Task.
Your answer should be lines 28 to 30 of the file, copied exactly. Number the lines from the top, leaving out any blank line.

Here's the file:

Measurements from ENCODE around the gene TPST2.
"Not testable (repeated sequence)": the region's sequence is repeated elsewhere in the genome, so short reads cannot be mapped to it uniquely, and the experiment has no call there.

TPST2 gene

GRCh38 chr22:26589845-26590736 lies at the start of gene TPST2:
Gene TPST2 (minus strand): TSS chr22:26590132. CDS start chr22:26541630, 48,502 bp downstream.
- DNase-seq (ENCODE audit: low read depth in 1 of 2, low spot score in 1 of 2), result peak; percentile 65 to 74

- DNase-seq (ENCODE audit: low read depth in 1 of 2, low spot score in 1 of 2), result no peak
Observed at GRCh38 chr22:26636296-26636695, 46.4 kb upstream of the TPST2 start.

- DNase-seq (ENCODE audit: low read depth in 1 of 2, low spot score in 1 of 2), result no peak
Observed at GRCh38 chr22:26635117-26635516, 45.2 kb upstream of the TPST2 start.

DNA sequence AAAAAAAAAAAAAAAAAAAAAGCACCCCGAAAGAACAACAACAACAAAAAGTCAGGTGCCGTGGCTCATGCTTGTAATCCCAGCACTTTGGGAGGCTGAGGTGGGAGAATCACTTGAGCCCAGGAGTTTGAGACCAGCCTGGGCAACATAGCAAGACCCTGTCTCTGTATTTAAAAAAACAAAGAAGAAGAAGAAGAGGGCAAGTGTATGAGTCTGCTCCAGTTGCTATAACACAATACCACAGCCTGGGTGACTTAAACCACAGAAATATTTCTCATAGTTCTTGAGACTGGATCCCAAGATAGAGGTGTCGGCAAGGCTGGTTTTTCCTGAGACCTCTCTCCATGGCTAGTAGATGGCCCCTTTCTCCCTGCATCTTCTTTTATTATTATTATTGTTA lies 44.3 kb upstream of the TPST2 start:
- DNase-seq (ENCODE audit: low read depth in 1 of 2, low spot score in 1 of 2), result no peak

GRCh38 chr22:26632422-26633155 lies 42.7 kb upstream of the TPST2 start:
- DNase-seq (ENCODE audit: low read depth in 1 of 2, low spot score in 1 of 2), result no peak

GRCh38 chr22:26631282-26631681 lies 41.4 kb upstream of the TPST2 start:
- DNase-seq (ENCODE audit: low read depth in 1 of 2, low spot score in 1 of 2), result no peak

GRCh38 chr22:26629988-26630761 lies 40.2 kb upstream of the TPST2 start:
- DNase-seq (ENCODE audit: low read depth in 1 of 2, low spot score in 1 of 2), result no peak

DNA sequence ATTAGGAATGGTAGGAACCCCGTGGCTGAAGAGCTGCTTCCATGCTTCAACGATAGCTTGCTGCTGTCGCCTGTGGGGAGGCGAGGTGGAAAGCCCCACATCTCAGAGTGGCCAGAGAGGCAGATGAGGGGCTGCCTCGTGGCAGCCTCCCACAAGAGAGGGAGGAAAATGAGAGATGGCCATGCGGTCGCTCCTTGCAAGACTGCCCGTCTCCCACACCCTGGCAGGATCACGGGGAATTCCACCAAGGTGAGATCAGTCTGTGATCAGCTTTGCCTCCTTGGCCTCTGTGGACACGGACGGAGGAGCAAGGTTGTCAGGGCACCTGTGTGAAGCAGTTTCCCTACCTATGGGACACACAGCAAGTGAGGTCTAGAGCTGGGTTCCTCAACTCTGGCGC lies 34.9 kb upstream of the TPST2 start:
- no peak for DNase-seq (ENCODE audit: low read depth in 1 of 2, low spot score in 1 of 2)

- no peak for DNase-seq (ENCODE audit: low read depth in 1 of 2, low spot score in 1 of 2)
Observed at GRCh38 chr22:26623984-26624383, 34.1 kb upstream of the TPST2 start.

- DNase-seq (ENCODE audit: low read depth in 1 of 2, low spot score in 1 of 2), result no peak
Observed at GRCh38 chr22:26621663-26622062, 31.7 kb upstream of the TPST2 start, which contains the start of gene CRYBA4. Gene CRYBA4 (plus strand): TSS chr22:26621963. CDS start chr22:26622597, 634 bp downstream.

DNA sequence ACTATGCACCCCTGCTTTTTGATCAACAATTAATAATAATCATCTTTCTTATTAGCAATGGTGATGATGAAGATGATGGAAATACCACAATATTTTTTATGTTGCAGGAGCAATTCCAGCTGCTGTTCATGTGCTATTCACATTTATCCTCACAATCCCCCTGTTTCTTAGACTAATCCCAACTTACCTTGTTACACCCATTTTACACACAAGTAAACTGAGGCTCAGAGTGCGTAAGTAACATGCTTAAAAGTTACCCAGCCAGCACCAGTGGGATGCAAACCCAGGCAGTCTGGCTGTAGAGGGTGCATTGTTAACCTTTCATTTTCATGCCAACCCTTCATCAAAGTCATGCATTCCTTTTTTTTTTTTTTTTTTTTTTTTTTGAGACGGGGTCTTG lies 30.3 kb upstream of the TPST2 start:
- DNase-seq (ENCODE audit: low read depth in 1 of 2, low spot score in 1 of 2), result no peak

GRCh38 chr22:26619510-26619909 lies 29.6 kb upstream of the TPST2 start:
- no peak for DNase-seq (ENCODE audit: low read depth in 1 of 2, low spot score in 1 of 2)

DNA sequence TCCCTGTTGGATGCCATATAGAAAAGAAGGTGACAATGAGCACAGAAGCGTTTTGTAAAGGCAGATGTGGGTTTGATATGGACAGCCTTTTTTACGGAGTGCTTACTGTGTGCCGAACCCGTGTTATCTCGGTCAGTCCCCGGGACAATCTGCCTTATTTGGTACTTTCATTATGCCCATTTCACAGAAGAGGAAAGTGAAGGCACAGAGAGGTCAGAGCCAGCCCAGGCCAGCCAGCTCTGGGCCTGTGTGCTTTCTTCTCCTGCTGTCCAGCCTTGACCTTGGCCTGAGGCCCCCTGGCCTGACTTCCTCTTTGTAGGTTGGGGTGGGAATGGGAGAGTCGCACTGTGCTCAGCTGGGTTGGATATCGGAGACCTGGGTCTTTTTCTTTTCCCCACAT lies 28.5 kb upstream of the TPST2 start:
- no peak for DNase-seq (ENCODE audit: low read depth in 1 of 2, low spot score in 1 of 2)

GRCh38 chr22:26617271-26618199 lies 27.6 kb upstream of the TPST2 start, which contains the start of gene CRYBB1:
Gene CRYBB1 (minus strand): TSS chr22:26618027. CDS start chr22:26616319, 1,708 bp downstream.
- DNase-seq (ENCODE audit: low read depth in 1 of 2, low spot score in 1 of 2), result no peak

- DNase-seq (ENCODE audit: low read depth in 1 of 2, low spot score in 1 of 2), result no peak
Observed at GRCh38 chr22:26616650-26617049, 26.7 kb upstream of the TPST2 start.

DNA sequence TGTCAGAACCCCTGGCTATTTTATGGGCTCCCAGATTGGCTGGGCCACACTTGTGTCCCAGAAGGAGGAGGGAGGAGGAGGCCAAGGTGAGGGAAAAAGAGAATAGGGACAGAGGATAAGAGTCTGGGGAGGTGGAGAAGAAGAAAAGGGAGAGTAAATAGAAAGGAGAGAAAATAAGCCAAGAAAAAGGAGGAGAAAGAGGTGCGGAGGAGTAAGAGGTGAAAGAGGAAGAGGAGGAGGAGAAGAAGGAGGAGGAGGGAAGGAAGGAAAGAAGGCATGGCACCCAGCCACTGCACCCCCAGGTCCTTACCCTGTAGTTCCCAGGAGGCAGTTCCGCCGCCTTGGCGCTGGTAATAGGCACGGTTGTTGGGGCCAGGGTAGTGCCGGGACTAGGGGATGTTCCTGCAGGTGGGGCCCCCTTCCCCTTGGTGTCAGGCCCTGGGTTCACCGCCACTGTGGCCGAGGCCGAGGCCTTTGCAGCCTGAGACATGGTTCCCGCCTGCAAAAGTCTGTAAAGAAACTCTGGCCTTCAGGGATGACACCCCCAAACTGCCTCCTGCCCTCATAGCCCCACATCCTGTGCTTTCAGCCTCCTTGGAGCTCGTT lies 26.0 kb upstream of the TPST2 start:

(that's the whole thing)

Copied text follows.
- no peak for DNase-seq (ENCODE audit: low read depth in 1 of 2, low spot score in 1 of 2)

DNA sequence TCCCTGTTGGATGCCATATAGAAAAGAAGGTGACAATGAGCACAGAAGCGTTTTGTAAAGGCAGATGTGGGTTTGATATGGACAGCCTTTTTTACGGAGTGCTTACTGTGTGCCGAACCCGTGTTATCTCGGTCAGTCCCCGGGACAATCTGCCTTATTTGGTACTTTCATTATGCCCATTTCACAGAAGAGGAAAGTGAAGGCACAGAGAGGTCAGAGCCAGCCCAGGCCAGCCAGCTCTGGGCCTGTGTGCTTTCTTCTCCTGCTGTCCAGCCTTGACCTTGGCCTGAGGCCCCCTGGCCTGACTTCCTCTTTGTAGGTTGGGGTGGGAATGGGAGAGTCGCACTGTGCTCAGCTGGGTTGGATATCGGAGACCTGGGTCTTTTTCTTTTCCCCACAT lies 28.5 kb upstream of the TPST2 start:
- no peak for DNase-seq (ENCODE audit: low read depth in 1 of 2, low spot score in 1 of 2)